Adenodal Carcenomia in 10 yo Std.Schnauzer. Are there non-chemo treatments? I want something holistic, please help!
We have been to the vet, and had the tumors removed. We have had two rounds of chemo with Carboplatin, that did nothing. The cancer is now spreading into his lymph nodes. I am switching chemo treatment to Palladia, but I want to change his diet or add any holistic cancer treatments. I am at my wits end after spending over $7K on surgery and chemo and a second opinion. Please help I want to save my boy!
on Dec 3rd 2012
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I'm sorry your pup is so sick. Unfortunately, I don't have any advice. Good luck with him.
Kali earned her wings 10/21/14 answered on 12/4/12. Helpful? / 0
By Randy Aronson, VMD
For pet owners, few things summon more fear and despair than being informed their dog or cat has cancer. Cancer is one of the top three reasons animals are presented to our veterinary hospitals.
In a recent study of more than 2,000 animals, cancer was the cause of death for 45 percent of the dogs that had lived to age 10 or older. Overall, 23 percent of pets examined had died of cancer. Dogs get cancer at roughly the same rate as humans; the rate is somewhat lower in cats.
Cancer is defined as an uncontrolled growth of abnormal cells outside or inside the body. The cancer, or neoplasia, is either malignant or benign. Benign tumors’ growth is localized, perhaps causing problems where it forms, like pressure or infection, but it generally will not spread throughout the body. Malignant neoplasia, however, invades other tissues or organs, grows rapidly and spreads all through the body.
My best admonition for early detection in your four-legged friend is to be observant. It is vital to touch and feel your pet often and to note any changes in his or her skin throughout the body. In addition, since cancers can start internally, note any behavioral changes, eating habit changes, any odors or signs new or different with your pet. This includes eating, drinking, urinating and defecating changes.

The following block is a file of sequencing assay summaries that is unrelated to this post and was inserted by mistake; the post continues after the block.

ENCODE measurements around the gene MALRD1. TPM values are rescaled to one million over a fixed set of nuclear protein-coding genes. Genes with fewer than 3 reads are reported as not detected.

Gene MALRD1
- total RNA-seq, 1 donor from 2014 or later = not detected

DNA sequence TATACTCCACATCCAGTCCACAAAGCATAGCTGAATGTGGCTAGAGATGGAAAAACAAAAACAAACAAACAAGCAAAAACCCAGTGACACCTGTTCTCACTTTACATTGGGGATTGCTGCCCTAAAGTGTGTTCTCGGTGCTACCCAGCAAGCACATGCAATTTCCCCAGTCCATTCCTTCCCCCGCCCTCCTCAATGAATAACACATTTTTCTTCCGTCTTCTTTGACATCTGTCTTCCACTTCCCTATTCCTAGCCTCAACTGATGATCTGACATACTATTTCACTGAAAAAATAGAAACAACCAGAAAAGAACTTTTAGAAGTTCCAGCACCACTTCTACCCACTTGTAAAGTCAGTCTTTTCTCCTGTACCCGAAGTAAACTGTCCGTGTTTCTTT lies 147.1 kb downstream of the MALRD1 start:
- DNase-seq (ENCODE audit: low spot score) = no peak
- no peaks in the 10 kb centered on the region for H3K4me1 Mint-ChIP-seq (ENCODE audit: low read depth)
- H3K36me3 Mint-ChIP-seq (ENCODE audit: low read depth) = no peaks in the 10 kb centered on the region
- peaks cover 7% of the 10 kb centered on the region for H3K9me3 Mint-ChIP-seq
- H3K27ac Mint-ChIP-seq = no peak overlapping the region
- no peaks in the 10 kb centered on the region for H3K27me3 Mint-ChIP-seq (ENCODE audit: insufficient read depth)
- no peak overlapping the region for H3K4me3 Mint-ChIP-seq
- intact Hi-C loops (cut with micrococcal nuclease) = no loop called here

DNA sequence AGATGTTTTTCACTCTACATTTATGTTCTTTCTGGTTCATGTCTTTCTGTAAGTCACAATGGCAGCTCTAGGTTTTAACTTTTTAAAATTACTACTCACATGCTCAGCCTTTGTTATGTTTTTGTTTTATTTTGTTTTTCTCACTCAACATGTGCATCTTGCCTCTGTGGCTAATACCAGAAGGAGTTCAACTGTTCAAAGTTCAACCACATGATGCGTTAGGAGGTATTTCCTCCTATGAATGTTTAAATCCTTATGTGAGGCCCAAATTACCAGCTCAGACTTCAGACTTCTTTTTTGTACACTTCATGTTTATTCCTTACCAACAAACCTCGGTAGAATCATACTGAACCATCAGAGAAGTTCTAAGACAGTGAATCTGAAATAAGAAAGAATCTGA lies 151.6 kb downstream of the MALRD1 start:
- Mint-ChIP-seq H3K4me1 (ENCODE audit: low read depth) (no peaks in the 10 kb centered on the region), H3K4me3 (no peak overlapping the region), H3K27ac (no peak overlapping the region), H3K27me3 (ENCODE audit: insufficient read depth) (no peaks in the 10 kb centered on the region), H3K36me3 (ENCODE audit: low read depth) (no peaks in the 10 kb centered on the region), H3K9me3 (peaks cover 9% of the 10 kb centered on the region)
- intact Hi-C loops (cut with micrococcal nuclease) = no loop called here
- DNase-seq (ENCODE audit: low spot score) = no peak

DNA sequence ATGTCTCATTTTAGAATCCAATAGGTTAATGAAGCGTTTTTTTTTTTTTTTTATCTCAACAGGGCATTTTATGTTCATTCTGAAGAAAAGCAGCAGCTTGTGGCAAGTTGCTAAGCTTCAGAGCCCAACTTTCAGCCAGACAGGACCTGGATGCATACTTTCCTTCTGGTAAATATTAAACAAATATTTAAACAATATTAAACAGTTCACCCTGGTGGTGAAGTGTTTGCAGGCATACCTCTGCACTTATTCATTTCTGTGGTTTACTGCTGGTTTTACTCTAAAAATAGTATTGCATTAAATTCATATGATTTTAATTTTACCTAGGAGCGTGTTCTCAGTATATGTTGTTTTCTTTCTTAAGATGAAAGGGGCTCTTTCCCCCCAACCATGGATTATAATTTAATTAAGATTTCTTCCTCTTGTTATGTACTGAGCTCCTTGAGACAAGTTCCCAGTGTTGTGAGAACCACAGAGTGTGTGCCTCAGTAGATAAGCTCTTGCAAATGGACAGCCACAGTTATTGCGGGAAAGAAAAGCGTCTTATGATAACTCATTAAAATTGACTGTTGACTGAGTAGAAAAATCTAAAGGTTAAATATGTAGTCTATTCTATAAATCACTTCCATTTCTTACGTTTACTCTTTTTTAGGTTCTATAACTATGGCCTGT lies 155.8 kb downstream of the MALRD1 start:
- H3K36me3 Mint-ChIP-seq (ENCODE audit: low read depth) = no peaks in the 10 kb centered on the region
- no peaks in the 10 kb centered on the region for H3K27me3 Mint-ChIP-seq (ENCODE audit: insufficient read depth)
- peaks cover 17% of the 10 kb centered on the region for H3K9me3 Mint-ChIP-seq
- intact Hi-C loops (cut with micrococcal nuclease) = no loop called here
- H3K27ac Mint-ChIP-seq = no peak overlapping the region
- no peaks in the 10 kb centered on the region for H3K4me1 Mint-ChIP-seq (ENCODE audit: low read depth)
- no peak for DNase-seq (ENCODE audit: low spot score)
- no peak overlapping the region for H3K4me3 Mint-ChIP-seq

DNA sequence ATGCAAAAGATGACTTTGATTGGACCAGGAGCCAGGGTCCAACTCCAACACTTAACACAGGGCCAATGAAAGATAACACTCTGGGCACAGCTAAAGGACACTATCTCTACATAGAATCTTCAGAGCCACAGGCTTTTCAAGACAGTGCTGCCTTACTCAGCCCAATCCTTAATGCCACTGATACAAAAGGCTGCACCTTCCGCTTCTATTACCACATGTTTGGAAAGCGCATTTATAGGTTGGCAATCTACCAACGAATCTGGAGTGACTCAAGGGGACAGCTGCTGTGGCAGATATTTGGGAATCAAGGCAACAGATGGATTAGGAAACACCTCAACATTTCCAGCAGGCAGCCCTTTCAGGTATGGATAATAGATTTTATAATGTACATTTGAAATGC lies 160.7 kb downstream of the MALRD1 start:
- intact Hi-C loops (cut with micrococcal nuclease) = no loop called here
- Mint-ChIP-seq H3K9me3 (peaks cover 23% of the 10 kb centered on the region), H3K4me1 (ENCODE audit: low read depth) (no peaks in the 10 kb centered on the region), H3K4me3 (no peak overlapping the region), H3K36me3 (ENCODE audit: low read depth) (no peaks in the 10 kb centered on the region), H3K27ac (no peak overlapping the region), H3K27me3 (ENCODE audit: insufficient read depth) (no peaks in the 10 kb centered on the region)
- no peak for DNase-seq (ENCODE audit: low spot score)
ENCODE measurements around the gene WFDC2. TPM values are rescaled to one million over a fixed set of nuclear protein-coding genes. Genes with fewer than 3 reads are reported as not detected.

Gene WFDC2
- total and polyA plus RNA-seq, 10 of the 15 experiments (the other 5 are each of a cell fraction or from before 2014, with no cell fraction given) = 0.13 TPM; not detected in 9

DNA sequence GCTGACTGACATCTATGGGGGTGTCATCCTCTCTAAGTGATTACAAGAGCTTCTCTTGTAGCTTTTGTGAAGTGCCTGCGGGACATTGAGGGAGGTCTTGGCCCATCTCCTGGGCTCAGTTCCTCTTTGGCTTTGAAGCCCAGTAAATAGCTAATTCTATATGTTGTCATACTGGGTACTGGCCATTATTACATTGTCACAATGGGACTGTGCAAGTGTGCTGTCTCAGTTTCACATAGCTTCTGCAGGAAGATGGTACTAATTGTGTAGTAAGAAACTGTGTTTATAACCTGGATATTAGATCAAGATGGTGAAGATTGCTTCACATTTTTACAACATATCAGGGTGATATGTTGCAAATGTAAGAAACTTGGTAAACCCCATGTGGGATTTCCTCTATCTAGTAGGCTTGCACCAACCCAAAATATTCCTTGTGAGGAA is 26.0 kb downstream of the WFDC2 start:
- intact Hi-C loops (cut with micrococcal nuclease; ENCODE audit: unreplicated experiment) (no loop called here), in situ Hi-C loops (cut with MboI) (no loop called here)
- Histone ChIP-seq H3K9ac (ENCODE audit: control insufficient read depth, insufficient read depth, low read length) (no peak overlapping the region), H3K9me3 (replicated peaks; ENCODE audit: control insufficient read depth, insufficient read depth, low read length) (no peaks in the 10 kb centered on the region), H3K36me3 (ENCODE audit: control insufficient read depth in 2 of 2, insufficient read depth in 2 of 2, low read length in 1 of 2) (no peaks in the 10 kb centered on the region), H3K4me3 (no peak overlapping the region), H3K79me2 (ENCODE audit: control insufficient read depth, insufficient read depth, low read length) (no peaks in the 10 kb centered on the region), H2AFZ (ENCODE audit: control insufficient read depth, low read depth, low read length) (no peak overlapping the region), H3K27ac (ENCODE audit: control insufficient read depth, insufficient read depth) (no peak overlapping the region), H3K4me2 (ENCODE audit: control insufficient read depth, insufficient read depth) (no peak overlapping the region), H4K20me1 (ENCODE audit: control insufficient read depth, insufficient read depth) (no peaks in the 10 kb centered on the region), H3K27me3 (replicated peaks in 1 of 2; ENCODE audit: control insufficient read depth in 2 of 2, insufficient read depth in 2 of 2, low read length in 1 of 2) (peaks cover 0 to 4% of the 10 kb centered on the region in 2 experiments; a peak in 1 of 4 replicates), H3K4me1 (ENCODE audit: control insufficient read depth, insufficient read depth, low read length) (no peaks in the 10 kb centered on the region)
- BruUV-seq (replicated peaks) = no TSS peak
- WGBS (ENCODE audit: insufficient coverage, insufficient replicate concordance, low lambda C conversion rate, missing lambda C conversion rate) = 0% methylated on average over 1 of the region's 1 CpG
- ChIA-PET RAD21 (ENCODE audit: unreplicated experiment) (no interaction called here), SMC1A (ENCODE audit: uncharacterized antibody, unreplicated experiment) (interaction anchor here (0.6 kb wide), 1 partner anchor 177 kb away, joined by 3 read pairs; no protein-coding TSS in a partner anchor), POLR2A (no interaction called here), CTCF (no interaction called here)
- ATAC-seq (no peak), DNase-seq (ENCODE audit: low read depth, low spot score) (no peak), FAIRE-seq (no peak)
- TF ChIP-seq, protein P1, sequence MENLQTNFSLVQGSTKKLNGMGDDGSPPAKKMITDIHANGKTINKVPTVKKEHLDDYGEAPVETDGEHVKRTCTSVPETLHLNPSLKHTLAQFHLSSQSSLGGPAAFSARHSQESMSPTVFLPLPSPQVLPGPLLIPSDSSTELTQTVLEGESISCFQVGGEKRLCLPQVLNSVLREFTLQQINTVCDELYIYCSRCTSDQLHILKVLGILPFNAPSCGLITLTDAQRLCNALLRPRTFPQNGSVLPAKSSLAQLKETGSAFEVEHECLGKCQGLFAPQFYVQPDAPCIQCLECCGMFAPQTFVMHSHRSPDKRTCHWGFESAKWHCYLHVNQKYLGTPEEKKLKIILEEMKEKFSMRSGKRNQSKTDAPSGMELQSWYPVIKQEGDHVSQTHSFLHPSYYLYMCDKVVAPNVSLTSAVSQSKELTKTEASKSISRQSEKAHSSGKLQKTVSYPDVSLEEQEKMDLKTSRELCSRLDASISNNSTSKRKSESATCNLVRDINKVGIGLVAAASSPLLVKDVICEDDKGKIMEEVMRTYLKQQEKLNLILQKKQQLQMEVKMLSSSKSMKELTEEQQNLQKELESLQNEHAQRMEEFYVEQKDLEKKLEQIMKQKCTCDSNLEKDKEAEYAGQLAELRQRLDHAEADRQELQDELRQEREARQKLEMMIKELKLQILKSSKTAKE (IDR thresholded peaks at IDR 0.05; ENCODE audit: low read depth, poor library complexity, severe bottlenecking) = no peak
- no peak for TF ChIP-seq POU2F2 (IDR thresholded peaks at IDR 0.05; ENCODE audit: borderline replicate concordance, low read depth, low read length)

At the first sign that there may be a lump or bump or any change in your pet, make an appointment with your veterinarian’s office immediately. A thorough physical examination may initiate a rapid response to diagnose a potential cancer. If your doctor discovers a potential tumor, a biopsy will grade the level of severity of the neoplasia. Other subsequent but important tests will aid in navigating the course of therapy. These may include x-rays, a urinalysis, blood testing, an ultrasound examination, endoscopy and possibly CAT scans or MRI.
Veterinary epidemiologists study trends and causation of cancers in our pets; they report that a mix of factors stemming from heredity, environmental and nutritional factors may become synergistic and lead to a malignant transformation of the body cells. Exposure to known carcinogens like metals, dust, chemicals or pesticides may increase the risk of cancer.
Treatment options are as numerous as the types of tumors we see as veterinarians. Integratively, I believe that feeding fresh, whole foods is critical to ameliorate the side effects of treatments like chemotherapy and radiation therapy. There is mounting evidence that certain nutritional supplements and foods can help fight this disease. I recommend a diet that avoids many of the grains like soy, corn or wheat; better yet is limiting all grain.
I place my pet patients on VRP’s Pet Cell Growth Inhibitor, a synergistic blend of nutrients and herbs that will help control the rapid proliferation of malignant cells.
Trying to aid in the fight of cancers can mean up to 18 to 20 products and considerable expense. Pet Cell Growth Inhibitor saves you from the shopping cart of individual products and incorporates many of the known aids in fighting neoplasia. I also recommend adding Natural Whole Food Concentrate, RejuvaPet and Krill Oil (or EthylEPA™ or Flaxseed) capsules to the diet—and make sure that diet is a superior quality one (see www.vrppet.com for more on pet diets).